Whenever we told people we were going to eat at Villa in the Sky they would invariably reply “Oh, that one where you dangle from a crane?”. No, this one is in a proper building, although it matches Dinner in the Sky for sheer vertiginousness.
Much like The Cube, this is basically a large glass shed attached to the top of a pre-existing structure (in this case the IT Tower, one of the tallest skyscrapers in Brussels), which contains a pretty small kitchen looking directly onto a dining area which can seat about 30 people. We had been given the table at the far end of the room, looking right over the edge of the building to the streets below.
The view from our table, across the centre of Brussels:
I hadn’t expected the room to be this small, or for us to be this close to the edge, and at first I found it a little dizzying and uncomfortable. As you can see the structure is firmly bolted to a set of girders attached to the main building, so we weren’t in danger of wobbling off, but logic doesn’t mitigate irrational fears.
I sat very still and looked at the horizon. It was perfect weather for enjoying the view, and it was interesting to see many recognisable Brussels landmarks from different angles, and also to notice some things from above which aren’t visible from street level. This is probably the best restaurant view in the city.
An aperitif helped calm my nerves.
One other thing we hadn’t realised beforehand was that there was no choice when it came to the food. That probably makes sense given the tiny kitchen, so we were happy to accept the proposed tasting menu, and chose a selection of wines to accompany it. I can no longer be bothered to take detailed notes on what exactly I eat, so the descriptions will be basic and you’ll just have to drool over the photos instead. First amuse-bouche: crab.
Foie gras cubes, about the size of a thumbnail.
Blurred photo of raw langoustine marinating in a broth, with a lemon smear on the side.
Quail egg covered in crunchy stuff and topped with a slice of truffle.
As the horizon rose to meet the sun they lifted the blinds on the side of the room to let more light in.
This had the effect of increasing my anxiety a little as the view was now clear on all three sides of me, even in my peripheral vision. But I kept my focus on the plates in front of me and continued drinking to dull the sensation of tumbling forward into the abyss.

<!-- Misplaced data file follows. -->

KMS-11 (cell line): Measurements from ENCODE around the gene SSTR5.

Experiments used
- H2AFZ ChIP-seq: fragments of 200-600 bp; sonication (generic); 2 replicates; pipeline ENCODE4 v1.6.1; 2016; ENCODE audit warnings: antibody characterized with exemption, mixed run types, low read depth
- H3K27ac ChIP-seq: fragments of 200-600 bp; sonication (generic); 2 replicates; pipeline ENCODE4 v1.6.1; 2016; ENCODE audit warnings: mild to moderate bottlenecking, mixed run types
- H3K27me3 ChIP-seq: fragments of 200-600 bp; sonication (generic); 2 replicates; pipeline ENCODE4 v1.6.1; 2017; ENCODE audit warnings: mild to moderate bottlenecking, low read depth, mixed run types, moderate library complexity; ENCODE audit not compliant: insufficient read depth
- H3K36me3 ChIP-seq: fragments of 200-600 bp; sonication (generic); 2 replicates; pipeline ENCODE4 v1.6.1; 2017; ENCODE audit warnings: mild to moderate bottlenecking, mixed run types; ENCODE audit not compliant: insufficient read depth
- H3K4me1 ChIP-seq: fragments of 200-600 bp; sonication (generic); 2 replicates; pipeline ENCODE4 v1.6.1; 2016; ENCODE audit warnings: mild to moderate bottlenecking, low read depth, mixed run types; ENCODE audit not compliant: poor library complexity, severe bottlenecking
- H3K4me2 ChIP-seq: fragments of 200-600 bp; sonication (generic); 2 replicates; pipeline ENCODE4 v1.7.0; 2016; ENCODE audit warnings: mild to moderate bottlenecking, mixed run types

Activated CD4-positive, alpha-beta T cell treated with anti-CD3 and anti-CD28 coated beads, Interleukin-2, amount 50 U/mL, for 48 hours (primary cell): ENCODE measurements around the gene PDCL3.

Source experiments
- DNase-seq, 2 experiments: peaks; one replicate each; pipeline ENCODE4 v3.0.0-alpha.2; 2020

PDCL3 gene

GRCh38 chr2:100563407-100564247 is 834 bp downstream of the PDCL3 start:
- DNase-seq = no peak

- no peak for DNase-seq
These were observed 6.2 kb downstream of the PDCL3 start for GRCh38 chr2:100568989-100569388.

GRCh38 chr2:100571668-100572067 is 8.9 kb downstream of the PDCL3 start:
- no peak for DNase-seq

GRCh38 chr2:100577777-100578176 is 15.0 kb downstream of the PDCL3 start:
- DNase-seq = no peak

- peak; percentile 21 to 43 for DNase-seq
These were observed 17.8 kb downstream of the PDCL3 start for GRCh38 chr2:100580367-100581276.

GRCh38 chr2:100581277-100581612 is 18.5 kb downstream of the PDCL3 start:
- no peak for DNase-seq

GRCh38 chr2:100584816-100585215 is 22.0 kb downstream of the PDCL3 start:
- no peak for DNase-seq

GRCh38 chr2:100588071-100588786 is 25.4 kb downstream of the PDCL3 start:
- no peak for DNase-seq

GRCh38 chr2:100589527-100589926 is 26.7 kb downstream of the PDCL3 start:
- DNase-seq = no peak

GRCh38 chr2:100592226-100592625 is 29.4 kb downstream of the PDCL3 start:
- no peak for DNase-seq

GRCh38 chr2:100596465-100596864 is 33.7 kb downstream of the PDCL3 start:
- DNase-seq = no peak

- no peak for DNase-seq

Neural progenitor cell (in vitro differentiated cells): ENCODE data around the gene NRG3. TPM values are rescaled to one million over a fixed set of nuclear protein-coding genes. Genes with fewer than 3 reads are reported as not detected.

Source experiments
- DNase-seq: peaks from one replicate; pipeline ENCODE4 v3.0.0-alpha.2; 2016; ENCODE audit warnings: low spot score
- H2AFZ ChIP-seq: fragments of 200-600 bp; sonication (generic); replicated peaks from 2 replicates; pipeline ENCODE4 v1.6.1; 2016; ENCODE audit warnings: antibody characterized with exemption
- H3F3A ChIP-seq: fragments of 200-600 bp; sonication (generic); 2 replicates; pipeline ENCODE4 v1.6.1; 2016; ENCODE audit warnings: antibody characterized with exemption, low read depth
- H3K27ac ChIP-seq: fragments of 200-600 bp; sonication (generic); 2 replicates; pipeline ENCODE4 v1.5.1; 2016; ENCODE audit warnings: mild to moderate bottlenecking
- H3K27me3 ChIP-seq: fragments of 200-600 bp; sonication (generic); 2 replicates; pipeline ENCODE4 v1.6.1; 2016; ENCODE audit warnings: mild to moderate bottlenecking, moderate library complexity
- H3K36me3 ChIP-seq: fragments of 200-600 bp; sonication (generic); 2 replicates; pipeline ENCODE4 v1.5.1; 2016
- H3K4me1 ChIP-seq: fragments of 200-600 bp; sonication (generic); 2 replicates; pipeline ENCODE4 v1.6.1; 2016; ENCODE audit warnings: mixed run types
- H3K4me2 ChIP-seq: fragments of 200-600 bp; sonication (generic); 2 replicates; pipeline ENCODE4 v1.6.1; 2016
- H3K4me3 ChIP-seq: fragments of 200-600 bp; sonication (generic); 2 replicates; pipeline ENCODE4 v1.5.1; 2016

A couple of dishes were served by a very young man wearing a large badge which identified him as “Arnaud, the intern”. He was keen to practice his English and described the next dish for us (artichoke, rocket and potato). I would have called the white stuff a “foam”, but he referred to it as a “cloud”. I’m still not sure if he made a mistake, or if it was deliberate, to fit in with the whole ‘in the sky’ theme. Anyway, it was nice, and lacked the bitter edge which often puts me off artichoke.
Fish, fennel and fregola, which is a type of small, Sardinian pasta. Nice, but the piece of fish was tiny: about the size of my thumb.
Chicken. Quite salty, although I like that.
At this point we had a small pause before the meat course so we went outside onto the terrace for a better look at the view. Well, I say ‘outside’. I stood by the doorway and took a couple of quick photos before staggering back to our table.
Other diners did what people these days do when there’s a view.
Once we’d sat back down a police helicopter flew past exactly level with us, and scarily close. Seriously, only about 10-15 metres from the window. I bet they did it on purpose to freak us out. Bastards.
Next came the beef. First time I’ve had cheese and gravy together on the same plate. Again, quite salty. Again, I didn’t mind, although some might.
Cucumber, cream and rum palate cleanser.
Strawberry dessert. The edible checkered tablecloth was a nice touch.
And then a selection of smaller sweets with the coffee. Chocolatey caramel stuff.
Watermelon, meringue and yuzu.
Red fruit coulis and a spot of wasabi.
A very nice meal, deserving of its two Michelin stars, and even though most of the courses were petite we didn’t leave feeling hungry. And if you can fight off the vertigo the view is amazing. I’d definitely go back.